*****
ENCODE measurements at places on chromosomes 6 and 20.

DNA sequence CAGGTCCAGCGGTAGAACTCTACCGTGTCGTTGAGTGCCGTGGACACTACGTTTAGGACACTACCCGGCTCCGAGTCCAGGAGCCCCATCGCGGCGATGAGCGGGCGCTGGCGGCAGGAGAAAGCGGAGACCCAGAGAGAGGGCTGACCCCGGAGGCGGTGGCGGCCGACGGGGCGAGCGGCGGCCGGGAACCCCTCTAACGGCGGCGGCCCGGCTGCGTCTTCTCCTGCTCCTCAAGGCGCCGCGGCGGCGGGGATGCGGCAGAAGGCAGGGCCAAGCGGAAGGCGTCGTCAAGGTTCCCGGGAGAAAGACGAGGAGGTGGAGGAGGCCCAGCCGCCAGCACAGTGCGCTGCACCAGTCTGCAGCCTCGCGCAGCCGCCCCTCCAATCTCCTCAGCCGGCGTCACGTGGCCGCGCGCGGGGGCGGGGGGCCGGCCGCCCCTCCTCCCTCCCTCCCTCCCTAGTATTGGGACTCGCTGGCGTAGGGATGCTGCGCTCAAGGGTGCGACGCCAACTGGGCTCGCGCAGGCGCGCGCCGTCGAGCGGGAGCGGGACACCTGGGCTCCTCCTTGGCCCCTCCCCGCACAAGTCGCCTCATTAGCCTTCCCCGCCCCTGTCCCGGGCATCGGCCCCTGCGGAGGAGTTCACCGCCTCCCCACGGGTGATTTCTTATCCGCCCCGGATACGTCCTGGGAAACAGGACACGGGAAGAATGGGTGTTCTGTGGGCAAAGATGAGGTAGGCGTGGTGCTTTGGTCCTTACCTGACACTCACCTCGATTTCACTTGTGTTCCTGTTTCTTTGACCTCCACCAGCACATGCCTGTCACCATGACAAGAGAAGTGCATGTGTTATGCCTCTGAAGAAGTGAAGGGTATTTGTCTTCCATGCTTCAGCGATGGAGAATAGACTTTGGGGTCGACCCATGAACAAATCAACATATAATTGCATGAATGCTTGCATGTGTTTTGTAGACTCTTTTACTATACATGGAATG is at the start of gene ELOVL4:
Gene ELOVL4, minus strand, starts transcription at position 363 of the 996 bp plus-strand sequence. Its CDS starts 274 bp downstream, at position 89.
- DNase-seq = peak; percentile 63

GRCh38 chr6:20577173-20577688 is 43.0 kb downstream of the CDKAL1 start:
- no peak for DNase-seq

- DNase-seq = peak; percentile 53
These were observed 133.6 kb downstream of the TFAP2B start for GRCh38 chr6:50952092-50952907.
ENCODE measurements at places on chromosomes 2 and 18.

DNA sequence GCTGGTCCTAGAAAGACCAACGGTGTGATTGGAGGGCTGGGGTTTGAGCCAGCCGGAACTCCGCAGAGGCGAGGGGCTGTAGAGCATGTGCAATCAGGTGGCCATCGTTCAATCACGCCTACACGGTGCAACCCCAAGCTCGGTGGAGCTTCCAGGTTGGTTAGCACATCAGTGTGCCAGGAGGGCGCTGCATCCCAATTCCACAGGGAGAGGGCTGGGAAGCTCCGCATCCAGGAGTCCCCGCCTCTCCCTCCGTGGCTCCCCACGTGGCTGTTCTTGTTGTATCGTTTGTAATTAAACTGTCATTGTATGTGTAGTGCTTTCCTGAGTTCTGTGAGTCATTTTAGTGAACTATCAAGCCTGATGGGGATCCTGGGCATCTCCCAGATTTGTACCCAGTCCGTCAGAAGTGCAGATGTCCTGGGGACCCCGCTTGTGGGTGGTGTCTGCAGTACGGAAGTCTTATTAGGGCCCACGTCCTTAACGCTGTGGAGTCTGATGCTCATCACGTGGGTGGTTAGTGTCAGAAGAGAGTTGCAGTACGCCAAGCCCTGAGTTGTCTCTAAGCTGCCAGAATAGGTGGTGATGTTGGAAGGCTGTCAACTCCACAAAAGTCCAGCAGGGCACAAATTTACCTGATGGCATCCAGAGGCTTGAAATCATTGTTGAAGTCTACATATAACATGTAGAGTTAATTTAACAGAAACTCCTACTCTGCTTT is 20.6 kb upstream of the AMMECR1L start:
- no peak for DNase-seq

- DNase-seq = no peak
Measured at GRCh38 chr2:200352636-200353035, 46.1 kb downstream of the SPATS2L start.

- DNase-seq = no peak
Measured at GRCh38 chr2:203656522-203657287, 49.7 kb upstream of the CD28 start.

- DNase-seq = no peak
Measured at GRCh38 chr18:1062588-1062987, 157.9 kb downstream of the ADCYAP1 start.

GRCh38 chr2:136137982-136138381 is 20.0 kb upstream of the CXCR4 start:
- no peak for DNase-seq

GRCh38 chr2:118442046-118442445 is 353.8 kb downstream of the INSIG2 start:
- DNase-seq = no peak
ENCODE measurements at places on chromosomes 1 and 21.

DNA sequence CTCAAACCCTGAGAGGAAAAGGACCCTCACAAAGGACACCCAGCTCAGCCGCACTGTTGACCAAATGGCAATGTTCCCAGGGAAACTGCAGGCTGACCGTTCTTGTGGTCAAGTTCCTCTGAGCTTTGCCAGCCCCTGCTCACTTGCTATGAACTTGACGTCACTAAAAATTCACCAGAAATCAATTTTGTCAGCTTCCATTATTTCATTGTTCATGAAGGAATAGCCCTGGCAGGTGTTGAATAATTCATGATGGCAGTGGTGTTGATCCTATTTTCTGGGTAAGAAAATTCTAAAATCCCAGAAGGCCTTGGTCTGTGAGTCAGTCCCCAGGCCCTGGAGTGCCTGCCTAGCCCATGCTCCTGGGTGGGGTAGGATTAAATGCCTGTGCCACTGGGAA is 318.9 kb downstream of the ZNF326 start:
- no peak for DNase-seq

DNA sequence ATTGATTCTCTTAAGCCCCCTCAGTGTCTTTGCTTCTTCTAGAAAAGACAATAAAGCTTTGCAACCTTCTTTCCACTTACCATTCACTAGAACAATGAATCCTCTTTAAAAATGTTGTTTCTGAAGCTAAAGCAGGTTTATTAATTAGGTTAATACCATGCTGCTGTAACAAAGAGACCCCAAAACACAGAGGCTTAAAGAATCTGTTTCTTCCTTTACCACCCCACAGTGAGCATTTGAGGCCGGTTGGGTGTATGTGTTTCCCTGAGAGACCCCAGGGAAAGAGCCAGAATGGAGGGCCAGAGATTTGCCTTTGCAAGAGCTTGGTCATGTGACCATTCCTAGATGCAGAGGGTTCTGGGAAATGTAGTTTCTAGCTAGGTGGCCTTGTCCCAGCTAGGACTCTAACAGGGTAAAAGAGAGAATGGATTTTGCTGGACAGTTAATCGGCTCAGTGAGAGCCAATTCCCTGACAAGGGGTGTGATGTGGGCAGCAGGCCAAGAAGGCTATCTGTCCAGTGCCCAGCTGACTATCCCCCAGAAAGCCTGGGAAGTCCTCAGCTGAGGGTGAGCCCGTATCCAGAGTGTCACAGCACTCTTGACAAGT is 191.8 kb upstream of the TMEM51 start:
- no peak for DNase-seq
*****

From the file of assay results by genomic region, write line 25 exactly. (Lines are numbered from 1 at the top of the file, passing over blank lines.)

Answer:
DNA sequence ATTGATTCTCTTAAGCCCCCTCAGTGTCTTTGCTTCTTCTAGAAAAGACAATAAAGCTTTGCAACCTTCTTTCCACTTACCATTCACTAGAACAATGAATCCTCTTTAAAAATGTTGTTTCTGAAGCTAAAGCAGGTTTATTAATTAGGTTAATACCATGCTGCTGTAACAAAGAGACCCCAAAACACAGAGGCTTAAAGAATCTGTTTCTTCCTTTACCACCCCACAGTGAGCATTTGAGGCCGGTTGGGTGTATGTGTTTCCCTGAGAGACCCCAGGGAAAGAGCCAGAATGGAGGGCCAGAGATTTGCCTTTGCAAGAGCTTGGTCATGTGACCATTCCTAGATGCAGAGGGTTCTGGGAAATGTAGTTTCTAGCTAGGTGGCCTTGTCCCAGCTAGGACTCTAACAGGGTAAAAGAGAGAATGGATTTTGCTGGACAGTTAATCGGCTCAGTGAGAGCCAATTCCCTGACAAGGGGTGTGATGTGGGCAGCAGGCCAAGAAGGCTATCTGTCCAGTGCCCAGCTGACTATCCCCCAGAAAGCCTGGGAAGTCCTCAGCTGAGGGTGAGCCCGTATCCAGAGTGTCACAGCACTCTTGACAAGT is 191.8 kb upstream of the TMEM51 start: